Wellington's property boom continues to sizzle, with median house prices surging to a record high of $480,000 as competition for dwindling housing stock gets fierce.
Latest Real Estate Institute (REINZ) figures show the median price for the region rose by $66,625 – up 16 per cent compared with September 2015.
Earlier this month, QV figures revealed Wellington's house price growth had outstripped Auckland for the second month in a row.
The Wellington region had the lowest level of properties available for sale in the country, with under seven weeks' supply.
REINZ defines the Wellington region as extending from Wairarapa across to Otaki and down while Wellington city fit generally within the bounds of Wellington City Council.
The number of houses for sale across the region had dropped by up to 40 per cent, according to REINZ Wellington regional director Euon Murrell, which was pushing up prices as homes attracted multiple offers and fierce competition.
Spring was usually a popular time for sellers to put their homes on the market, but that was not happening this year.
"Why? If I had a crystal ball I'd tell you," Murrell said.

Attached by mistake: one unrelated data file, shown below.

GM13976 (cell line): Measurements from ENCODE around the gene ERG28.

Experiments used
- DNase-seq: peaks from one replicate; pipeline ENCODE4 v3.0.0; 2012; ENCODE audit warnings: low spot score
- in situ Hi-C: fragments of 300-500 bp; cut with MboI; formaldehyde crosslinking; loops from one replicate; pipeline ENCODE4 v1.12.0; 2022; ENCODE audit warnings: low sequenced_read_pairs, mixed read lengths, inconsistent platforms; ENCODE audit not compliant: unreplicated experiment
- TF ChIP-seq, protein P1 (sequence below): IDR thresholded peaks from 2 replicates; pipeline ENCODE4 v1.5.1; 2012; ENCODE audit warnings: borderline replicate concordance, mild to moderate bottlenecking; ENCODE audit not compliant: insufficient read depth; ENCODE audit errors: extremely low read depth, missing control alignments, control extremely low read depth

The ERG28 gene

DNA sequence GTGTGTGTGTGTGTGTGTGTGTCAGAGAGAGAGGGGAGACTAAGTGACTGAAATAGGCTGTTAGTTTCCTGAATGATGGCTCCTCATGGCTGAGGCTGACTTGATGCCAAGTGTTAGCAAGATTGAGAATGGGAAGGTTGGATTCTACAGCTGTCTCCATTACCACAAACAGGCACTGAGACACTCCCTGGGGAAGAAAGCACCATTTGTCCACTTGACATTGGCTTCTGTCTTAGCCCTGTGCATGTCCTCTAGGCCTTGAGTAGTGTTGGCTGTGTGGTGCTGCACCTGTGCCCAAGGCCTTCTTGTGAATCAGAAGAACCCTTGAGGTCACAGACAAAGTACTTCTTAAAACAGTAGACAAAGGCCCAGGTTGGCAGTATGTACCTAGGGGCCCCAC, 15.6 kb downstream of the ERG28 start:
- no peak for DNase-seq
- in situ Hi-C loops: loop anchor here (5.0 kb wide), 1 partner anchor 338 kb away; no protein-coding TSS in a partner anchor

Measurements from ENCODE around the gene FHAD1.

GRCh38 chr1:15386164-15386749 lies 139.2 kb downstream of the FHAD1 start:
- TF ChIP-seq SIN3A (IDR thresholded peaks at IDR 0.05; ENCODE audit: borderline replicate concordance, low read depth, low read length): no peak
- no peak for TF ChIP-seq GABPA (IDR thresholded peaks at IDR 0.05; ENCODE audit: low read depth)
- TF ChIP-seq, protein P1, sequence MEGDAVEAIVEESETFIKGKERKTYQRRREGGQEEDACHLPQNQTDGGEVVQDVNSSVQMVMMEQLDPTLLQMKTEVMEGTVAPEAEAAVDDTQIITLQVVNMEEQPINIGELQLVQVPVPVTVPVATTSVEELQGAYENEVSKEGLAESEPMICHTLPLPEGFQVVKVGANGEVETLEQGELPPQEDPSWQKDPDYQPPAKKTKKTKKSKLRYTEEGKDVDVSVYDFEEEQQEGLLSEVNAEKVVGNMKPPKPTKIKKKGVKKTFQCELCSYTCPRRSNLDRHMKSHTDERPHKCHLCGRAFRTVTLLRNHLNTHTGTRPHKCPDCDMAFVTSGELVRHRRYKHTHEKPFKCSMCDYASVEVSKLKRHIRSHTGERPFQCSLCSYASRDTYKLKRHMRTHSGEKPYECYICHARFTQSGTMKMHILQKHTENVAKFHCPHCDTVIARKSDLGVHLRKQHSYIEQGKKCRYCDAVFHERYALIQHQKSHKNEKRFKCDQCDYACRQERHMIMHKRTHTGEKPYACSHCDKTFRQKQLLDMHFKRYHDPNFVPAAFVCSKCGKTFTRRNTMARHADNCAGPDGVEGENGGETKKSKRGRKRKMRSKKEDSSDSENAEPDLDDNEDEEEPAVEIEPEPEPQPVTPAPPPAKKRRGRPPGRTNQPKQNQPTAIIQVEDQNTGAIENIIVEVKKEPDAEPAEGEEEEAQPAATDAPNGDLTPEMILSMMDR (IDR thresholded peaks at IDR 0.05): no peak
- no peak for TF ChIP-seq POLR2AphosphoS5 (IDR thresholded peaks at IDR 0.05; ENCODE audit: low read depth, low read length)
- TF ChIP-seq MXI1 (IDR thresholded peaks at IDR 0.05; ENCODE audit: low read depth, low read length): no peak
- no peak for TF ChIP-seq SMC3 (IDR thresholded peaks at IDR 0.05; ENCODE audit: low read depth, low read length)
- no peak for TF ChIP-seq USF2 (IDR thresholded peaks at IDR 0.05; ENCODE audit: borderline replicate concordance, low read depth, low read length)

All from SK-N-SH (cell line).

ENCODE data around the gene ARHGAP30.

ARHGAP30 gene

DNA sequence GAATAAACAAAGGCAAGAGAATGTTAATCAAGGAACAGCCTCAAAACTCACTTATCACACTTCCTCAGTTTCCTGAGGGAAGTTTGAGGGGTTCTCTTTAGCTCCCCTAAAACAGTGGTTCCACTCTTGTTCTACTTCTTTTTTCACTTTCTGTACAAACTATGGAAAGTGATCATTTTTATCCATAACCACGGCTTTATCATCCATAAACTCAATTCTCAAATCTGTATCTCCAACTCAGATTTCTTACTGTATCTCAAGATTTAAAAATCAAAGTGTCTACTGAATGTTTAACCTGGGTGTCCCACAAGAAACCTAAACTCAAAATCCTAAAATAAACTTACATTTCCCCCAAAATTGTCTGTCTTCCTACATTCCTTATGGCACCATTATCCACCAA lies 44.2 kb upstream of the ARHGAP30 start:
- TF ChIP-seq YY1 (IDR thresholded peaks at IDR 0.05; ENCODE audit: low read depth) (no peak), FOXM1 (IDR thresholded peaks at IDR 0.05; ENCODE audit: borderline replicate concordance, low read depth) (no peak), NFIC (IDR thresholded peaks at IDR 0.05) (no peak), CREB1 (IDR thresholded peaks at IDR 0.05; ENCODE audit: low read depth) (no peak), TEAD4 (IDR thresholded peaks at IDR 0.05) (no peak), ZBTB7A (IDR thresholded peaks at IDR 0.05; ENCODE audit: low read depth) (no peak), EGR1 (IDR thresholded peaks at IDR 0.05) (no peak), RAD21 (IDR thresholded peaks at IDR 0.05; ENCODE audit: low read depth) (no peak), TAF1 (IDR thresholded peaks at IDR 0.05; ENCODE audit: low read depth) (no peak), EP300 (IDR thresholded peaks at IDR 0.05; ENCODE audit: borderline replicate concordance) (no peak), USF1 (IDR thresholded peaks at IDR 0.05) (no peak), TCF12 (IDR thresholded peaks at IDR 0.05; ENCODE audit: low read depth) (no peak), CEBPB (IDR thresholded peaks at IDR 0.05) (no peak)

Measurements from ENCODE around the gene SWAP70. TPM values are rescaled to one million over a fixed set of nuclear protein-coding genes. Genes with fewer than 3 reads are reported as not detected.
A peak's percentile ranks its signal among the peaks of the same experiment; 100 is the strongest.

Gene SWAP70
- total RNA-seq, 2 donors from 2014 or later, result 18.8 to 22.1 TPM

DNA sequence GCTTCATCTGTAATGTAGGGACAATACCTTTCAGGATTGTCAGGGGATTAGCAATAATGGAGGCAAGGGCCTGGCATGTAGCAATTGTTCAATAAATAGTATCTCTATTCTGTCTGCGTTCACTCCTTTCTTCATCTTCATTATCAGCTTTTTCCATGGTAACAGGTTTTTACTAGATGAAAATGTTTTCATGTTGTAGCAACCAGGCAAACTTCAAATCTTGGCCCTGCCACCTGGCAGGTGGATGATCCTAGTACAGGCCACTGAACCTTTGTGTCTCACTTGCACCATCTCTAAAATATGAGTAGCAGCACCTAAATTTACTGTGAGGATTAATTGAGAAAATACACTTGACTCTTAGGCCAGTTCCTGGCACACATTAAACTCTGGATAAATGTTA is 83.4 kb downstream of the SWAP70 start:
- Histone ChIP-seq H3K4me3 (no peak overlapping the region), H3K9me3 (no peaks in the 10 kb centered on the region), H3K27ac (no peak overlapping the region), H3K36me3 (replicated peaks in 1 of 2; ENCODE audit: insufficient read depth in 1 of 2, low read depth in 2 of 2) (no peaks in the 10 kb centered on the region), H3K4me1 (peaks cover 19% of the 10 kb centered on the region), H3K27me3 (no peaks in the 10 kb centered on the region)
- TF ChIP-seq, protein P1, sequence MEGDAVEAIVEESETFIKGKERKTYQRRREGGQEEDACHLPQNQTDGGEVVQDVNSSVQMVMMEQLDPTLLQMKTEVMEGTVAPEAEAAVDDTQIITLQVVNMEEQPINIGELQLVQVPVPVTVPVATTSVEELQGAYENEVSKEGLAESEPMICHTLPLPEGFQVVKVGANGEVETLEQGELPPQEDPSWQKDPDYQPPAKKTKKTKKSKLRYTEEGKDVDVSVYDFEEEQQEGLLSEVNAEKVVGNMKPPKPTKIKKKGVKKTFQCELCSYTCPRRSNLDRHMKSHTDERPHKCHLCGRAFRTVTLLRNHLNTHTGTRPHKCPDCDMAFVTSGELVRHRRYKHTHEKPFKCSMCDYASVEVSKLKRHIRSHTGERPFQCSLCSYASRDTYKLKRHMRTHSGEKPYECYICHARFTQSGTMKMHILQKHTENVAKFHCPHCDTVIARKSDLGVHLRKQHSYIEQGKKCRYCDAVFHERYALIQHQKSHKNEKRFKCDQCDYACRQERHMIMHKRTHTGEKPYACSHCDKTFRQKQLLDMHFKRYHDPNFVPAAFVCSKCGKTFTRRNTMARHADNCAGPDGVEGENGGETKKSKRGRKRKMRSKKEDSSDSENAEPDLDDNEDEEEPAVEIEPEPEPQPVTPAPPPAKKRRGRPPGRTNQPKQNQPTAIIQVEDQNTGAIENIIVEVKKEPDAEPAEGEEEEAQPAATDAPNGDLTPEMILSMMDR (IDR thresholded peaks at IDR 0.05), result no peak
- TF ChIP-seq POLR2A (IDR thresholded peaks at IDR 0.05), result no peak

Auctions in Wellington had jumped 235 per cent compared with September 2015, albeit off a small base, while they fell by 4 per cent across the rest of the country.
"This, combined with the shortage of listings on the market, is leading to premium prices being achieved," he said.
Westpac senior economist Satish Ranchhod said house prices in Wellington had grown at the fastest pace in the country over the past year, driven by very low interest rates.
"For sellers this is positive because you're going to get a high level of return on your home. For buyers, it's a bit of a mixed picture – they have the advantage of lower debt servicing costs due to low interest rates, but at the same time they'll be facing higher purchase prices and bigger competition due to low housing supply."
Prices outside Auckland have hit a record median high of $400,000.
The REINZ figures were released at the same time as a Massey University report, which said a gap in affordability between Auckland and Central Otago and the rest of New Zealand, at 62 per cent and 61 per cent, was reaching "unprecedented" levels.